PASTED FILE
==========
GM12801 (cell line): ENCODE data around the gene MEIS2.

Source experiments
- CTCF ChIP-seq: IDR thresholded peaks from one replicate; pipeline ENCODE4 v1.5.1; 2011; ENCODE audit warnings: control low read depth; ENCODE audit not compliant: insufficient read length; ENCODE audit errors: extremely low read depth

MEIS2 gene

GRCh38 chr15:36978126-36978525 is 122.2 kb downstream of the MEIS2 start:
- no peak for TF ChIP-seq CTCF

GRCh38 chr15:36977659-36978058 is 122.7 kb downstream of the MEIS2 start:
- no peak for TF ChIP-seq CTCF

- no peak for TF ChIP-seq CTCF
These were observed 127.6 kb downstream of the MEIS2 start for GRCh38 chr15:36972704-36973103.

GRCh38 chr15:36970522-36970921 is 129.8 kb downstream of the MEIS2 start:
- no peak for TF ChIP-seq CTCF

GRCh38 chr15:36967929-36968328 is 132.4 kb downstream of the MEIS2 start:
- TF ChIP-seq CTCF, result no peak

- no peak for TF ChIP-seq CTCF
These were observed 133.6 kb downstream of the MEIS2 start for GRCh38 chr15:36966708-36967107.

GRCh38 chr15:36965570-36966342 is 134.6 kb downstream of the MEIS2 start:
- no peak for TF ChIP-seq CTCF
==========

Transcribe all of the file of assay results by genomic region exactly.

GM12801 (cell line): ENCODE data around the gene MEIS2.

Source experiments
- CTCF ChIP-seq: IDR thresholded peaks from one replicate; pipeline ENCODE4 v1.5.1; 2011; ENCODE audit warnings: control low read depth; ENCODE audit not compliant: insufficient read length; ENCODE audit errors: extremely low read depth

MEIS2 gene

GRCh38 chr15:36978126-36978525 is 122.2 kb downstream of the MEIS2 start:
- no peak for TF ChIP-seq CTCF

GRCh38 chr15:36977659-36978058 is 122.7 kb downstream of the MEIS2 start:
- no peak for TF ChIP-seq CTCF

- no peak for TF ChIP-seq CTCF
These were observed 127.6 kb downstream of the MEIS2 start for GRCh38 chr15:36972704-36973103.

GRCh38 chr15:36970522-36970921 is 129.8 kb downstream of the MEIS2 start:
- no peak for TF ChIP-seq CTCF

GRCh38 chr15:36967929-36968328 is 132.4 kb downstream of the MEIS2 start:
- TF ChIP-seq CTCF, result no peak

- no peak for TF ChIP-seq CTCF
These were observed 133.6 kb downstream of the MEIS2 start for GRCh38 chr15:36966708-36967107.

GRCh38 chr15:36965570-36966342 is 134.6 kb downstream of the MEIS2 start:
- no peak for TF ChIP-seq CTCF